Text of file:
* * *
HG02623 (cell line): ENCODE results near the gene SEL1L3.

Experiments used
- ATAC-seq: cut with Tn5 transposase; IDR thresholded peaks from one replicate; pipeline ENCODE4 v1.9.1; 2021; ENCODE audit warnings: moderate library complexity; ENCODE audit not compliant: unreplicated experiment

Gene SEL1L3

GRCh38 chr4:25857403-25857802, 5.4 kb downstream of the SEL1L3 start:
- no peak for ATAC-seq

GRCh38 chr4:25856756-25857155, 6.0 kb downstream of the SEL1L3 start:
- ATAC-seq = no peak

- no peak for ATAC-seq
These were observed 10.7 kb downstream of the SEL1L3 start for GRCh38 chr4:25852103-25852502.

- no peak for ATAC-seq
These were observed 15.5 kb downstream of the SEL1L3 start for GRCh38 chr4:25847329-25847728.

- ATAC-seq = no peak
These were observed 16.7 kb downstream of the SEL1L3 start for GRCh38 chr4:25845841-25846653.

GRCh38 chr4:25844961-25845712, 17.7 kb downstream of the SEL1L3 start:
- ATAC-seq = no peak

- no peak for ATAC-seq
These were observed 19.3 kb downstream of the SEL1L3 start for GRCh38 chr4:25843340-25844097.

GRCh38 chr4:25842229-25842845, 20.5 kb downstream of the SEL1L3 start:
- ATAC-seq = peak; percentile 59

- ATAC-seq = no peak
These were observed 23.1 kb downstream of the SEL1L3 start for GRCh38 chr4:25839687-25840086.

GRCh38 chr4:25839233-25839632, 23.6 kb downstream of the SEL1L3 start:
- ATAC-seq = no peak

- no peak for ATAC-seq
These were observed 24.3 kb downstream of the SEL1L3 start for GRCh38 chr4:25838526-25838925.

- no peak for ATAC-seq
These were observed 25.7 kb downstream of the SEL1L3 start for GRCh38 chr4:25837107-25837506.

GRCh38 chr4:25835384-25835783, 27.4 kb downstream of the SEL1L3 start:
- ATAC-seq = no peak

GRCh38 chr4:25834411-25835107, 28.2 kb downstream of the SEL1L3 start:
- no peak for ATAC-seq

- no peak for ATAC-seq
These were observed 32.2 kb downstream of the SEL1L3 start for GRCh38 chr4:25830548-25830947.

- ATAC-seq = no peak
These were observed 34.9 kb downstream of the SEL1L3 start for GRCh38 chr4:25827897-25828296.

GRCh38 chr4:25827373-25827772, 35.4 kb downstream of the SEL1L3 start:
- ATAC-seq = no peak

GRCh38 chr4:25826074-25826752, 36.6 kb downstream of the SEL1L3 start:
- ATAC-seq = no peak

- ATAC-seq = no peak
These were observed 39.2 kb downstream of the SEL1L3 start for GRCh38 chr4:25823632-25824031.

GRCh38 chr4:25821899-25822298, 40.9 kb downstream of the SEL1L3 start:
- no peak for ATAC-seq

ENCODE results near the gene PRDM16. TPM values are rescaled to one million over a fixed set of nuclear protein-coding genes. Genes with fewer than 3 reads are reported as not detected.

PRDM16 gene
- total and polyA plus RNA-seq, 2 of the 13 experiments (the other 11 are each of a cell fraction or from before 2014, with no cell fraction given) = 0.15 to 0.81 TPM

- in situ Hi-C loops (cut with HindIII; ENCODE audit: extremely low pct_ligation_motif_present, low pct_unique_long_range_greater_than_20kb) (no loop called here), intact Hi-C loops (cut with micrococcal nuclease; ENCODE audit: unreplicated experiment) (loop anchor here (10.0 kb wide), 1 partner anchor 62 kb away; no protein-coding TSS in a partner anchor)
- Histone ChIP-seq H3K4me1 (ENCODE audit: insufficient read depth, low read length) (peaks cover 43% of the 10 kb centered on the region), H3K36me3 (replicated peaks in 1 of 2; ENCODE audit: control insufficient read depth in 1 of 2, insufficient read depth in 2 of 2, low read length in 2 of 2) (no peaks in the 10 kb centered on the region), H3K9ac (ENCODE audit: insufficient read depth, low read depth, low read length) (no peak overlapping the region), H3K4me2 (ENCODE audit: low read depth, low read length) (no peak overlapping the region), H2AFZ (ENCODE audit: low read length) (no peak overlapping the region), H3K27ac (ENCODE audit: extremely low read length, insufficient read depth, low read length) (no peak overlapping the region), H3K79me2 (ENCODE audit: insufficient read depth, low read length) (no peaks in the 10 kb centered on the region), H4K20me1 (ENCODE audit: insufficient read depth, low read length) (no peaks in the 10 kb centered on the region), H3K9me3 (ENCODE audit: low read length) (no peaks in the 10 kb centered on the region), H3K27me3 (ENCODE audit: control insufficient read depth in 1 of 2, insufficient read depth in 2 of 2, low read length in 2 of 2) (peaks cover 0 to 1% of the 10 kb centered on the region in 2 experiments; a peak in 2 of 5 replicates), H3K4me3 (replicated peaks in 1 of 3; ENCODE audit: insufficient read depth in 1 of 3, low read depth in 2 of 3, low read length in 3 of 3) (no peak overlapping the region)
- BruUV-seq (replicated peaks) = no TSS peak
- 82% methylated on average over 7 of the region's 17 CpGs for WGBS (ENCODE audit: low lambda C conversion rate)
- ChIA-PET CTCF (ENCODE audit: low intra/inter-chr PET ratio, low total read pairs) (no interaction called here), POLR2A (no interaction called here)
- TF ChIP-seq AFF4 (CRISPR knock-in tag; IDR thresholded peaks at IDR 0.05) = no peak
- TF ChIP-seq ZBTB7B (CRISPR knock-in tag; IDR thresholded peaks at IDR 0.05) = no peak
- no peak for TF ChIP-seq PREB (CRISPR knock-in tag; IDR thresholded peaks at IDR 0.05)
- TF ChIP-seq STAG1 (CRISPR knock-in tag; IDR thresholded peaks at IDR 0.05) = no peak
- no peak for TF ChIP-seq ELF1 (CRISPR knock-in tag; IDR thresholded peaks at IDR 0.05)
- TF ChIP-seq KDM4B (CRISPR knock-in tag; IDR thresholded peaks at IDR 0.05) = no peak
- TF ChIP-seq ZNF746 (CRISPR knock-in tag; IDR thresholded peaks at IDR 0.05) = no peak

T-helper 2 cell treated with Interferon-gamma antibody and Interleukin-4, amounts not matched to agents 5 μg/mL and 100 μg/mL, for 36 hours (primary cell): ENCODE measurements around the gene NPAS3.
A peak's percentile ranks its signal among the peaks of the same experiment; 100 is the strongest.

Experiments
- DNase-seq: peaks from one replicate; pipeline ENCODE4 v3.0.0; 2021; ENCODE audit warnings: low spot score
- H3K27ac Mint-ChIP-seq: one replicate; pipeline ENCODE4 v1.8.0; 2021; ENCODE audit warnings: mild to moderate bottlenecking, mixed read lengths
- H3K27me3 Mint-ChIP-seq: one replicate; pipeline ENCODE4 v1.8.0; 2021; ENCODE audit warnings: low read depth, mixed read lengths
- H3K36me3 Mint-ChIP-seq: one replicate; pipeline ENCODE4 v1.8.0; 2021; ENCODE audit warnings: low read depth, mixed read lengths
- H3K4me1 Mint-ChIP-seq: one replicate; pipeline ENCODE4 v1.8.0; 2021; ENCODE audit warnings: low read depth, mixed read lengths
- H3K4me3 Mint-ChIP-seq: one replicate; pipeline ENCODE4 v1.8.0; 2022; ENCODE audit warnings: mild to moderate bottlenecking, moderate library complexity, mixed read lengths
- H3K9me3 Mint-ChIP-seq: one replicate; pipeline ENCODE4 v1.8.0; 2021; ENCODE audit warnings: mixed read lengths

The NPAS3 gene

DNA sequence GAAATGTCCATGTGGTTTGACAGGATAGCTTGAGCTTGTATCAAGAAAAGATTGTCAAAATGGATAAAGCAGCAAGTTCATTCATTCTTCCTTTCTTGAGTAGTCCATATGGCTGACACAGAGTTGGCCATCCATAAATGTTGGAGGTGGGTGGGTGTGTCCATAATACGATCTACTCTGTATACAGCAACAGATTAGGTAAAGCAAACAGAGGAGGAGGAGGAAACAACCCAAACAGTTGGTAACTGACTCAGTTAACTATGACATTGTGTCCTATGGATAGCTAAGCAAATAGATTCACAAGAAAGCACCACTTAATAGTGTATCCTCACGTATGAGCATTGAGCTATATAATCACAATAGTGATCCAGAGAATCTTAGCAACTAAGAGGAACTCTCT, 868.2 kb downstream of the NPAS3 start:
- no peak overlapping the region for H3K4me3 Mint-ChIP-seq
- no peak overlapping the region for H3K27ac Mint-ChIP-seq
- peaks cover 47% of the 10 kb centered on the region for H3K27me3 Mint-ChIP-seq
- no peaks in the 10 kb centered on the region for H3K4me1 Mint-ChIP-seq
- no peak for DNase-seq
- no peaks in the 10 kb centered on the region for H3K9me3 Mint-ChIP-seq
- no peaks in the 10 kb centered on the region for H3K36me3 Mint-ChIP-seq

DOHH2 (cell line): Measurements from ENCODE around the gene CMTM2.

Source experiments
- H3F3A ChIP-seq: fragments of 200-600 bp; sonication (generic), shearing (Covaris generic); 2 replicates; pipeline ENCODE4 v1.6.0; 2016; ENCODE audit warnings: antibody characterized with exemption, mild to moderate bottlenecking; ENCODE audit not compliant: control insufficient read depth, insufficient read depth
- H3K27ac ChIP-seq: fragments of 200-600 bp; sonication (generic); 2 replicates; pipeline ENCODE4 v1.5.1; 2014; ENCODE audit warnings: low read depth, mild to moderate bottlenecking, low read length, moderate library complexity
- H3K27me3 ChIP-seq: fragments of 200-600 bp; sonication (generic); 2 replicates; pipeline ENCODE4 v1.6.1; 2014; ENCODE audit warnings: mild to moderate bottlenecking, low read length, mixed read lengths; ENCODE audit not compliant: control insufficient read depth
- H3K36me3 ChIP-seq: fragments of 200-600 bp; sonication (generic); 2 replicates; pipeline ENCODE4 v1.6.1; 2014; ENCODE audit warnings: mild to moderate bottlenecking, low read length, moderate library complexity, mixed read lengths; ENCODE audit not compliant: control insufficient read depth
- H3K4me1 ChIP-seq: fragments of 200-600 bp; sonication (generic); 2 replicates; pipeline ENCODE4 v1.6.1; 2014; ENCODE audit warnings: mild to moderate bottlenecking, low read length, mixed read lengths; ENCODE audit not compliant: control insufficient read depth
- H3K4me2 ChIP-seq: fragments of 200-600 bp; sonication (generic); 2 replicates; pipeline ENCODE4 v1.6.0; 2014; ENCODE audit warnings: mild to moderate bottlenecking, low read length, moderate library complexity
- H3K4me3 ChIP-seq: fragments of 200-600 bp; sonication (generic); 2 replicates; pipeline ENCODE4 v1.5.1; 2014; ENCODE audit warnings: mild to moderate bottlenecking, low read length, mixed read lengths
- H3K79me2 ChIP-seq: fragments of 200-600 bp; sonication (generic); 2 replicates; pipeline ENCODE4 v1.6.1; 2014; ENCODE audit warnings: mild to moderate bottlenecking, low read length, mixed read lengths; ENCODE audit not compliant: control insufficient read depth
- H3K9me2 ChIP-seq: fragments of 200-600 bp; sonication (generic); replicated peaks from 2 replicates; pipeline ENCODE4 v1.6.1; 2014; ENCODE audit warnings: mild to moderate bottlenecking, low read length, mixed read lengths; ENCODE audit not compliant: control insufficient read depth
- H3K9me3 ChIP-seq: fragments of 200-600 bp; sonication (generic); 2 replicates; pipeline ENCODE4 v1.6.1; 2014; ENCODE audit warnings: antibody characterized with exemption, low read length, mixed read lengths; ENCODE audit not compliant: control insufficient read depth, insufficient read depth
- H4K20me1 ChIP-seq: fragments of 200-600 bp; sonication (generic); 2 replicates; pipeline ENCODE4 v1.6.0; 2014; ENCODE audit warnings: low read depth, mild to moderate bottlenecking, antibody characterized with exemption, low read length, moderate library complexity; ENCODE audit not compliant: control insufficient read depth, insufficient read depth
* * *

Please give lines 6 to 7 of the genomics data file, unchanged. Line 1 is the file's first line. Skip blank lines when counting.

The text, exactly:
- no peak for ATAC-seq

GRCh38 chr4:25856756-25857155, 6.0 kb downstream of the SEL1L3 start: